Image credit: NASA

It has been a long, long ride. New Horizons was launched in January of 2006, which is less than 9 years ago. It was sent into space courtesy of a Lockheed Martin Atlas V rocket, and the little craft will approach Pluto at the end of a 9 and a half year journey in 2015 (so it still has a little ways to go). It will pass by the dwarf planet and its moons (Charon, Nix, Hydra, Kerberos, and Styx) travelling at a staggering speed of 26,7000 mph (43,000 km/h). It will then continue its path into the Kuiper belt, a disc-shaped region of volatile icy compounds such as methane, ammonia and water located past Neptune's orbit.

And it just surpassed one of the major parts of its mission: Waking up. After 9 years (and 3 billion miles), NASA's ‪New Horizons‬ spacecraft is finally awake. Bringing us one step close to Pluto. The cost of the New Horizons mission, all in all, is about 700 million dollars. That might seem like a lot of money, but it's just 20 cents per American per year (or 20 cents for each year of the journey).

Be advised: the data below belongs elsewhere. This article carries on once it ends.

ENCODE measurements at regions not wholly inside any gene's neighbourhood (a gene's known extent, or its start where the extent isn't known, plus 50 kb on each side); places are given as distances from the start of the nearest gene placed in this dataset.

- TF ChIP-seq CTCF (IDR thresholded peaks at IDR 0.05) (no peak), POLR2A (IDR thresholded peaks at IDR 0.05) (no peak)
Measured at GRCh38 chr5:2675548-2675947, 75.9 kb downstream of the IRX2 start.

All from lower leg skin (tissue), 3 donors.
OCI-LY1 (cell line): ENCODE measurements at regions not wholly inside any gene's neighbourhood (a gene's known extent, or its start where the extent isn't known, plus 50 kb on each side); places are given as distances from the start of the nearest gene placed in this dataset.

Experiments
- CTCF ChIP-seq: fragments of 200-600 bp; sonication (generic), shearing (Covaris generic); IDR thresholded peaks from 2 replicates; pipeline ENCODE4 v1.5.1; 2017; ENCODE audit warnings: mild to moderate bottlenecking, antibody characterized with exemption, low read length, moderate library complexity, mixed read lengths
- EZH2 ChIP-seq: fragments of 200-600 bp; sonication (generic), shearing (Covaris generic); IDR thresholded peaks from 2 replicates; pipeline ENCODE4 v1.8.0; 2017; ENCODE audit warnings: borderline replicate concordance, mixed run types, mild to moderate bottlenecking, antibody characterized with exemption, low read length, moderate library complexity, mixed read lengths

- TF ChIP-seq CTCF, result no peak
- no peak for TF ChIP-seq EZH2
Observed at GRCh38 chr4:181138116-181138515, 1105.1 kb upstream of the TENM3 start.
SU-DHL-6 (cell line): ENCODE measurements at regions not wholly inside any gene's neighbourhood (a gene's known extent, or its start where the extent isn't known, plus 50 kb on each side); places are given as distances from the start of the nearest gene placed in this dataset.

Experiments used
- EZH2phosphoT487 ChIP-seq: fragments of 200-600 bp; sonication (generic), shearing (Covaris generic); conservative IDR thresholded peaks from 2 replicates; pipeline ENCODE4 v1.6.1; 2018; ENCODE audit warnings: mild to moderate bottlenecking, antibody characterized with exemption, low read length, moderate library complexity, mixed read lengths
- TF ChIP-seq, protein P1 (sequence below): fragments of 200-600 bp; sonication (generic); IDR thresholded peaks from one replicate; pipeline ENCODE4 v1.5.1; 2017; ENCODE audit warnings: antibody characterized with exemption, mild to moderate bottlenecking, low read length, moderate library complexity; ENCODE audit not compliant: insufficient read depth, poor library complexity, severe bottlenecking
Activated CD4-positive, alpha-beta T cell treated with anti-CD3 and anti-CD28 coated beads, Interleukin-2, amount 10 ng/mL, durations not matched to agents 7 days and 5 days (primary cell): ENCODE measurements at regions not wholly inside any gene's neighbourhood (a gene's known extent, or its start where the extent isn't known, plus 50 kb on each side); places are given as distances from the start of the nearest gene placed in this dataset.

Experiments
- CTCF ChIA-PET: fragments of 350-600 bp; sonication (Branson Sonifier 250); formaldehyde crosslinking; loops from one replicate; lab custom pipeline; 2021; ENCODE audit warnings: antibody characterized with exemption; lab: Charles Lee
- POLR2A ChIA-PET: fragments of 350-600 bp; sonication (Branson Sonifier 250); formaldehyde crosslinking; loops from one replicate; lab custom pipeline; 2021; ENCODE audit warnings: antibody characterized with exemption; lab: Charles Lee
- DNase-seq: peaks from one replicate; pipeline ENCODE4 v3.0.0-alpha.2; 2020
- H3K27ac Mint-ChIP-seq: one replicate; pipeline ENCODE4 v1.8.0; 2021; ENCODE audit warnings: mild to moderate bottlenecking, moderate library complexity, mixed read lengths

Ultimately, this mission will give us our first close look at Pluto. Currently, out best images show us little more than a tiny blob. "There is a lot of speculation over whether Pluto will look like Triton, and how well they’ll match up. That’s the great thing about first-time encounters like this -- we don’t know exactly what we’ll see, but we know from decades of experience in first-time exploration of new planets that we will be very surprised," Ralph McNutt, of the Johns Hopkins University Applied Physics Laboratory (APL), stated in reference to the 2015 Pluto flyby.

The batch of 12 images (pictres below), which were captured from July 19 through July 24, show the Pluto-Charon system from a distance of just 265 million miles (426 million kilometers) away. The team then took the separate frames and stitched them into a composite GIF, that shows their orbital dance in unprecedented resolution. According to New Horizons’ principle investigator Alan Stern (who is also the founder of Uwingu), “The image sequence showing Charon revolving around Pluto set a record for close-range imaging of Pluto — they were taken from 10 times closer to the planet than the Earth is. But we’ll smash that record again and again, starting in January, as approach operations begin.”

(Credit: NASA/Johns Hopkins University Applied Physics Laboratory/Southwest Research Institute)

Want to learn all about Pluto? See this article. 

Share This Article